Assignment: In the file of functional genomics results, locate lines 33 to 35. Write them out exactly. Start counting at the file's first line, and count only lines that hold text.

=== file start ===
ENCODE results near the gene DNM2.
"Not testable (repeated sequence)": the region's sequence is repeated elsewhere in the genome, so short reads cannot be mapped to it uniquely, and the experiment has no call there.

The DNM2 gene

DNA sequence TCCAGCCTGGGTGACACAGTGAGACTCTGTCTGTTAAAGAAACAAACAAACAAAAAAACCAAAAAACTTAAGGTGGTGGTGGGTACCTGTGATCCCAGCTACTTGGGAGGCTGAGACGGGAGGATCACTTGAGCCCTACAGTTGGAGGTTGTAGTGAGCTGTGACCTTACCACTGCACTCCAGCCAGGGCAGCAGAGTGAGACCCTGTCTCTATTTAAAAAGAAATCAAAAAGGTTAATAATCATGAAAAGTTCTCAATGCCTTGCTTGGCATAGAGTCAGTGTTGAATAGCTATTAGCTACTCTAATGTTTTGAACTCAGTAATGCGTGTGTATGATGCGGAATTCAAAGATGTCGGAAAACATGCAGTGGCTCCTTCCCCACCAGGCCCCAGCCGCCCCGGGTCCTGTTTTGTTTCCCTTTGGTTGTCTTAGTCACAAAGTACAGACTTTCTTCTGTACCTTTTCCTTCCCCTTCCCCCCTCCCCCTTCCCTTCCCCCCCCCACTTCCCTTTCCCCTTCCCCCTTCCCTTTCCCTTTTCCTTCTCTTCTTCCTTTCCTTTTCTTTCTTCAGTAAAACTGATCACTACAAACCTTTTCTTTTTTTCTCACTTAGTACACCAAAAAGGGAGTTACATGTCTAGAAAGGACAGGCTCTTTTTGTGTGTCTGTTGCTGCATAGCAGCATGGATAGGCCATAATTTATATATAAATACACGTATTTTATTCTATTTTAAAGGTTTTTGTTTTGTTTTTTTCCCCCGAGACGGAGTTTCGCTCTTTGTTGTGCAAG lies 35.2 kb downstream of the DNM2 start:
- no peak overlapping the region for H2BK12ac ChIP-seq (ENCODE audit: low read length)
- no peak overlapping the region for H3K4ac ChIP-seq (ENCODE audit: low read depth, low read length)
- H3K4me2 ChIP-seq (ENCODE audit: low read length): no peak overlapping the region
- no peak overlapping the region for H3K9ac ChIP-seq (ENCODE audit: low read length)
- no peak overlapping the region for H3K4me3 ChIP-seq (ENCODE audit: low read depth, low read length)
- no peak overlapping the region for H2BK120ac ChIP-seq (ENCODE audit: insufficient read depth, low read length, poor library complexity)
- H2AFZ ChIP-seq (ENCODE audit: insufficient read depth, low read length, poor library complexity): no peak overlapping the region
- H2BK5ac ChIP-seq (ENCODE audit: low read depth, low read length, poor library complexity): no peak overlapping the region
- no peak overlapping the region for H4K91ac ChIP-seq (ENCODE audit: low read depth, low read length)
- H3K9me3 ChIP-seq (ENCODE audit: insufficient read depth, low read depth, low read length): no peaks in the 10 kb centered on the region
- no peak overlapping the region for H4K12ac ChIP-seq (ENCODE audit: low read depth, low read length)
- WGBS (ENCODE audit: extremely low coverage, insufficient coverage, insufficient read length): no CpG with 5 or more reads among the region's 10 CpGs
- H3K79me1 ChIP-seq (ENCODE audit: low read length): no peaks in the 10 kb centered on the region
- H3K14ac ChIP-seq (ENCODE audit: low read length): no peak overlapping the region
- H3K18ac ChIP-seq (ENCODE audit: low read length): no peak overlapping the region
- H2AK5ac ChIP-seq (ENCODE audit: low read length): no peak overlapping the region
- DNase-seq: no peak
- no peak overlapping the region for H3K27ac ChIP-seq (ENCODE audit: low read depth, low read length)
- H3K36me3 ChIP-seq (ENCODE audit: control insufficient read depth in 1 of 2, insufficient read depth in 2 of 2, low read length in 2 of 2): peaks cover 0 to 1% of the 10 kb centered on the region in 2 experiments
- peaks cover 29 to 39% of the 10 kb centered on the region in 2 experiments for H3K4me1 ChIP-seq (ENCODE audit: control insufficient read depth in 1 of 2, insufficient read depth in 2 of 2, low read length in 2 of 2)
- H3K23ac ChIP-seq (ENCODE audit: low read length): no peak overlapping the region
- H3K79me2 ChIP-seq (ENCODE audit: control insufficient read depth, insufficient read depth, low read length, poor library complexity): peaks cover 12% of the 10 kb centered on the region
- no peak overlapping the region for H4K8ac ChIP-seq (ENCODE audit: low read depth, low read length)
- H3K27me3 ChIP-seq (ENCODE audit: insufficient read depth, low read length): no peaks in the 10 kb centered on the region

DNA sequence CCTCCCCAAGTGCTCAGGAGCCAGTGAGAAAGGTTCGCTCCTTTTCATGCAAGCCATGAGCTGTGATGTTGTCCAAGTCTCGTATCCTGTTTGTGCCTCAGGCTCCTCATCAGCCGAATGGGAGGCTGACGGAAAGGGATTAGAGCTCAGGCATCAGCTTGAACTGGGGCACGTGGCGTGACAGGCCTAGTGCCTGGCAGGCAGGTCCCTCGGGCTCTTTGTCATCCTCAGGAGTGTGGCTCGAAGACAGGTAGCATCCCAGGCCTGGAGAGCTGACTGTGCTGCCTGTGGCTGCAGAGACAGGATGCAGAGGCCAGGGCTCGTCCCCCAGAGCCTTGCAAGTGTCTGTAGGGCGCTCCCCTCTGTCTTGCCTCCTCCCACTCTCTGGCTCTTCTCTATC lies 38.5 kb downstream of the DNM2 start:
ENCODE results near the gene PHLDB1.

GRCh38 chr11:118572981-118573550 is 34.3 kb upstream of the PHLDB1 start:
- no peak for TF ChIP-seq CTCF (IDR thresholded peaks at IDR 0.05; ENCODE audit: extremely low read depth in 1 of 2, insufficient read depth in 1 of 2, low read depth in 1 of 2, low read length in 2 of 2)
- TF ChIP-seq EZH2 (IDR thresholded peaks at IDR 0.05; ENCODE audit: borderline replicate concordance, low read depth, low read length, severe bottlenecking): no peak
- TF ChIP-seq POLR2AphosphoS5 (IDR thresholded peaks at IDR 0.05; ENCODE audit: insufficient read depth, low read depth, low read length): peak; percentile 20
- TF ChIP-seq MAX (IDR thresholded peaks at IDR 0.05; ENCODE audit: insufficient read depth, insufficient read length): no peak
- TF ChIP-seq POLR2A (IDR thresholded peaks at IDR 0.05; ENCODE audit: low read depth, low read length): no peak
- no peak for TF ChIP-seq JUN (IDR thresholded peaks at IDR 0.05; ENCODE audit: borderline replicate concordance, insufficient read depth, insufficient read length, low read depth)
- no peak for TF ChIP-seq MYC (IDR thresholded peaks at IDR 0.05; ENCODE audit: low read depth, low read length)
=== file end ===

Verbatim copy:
- TF ChIP-seq EZH2 (IDR thresholded peaks at IDR 0.05; ENCODE audit: borderline replicate concordance, low read depth, low read length, severe bottlenecking): no peak
- TF ChIP-seq POLR2AphosphoS5 (IDR thresholded peaks at IDR 0.05; ENCODE audit: insufficient read depth, low read depth, low read length): peak; percentile 20
- TF ChIP-seq MAX (IDR thresholded peaks at IDR 0.05; ENCODE audit: insufficient read depth, insufficient read length): no peak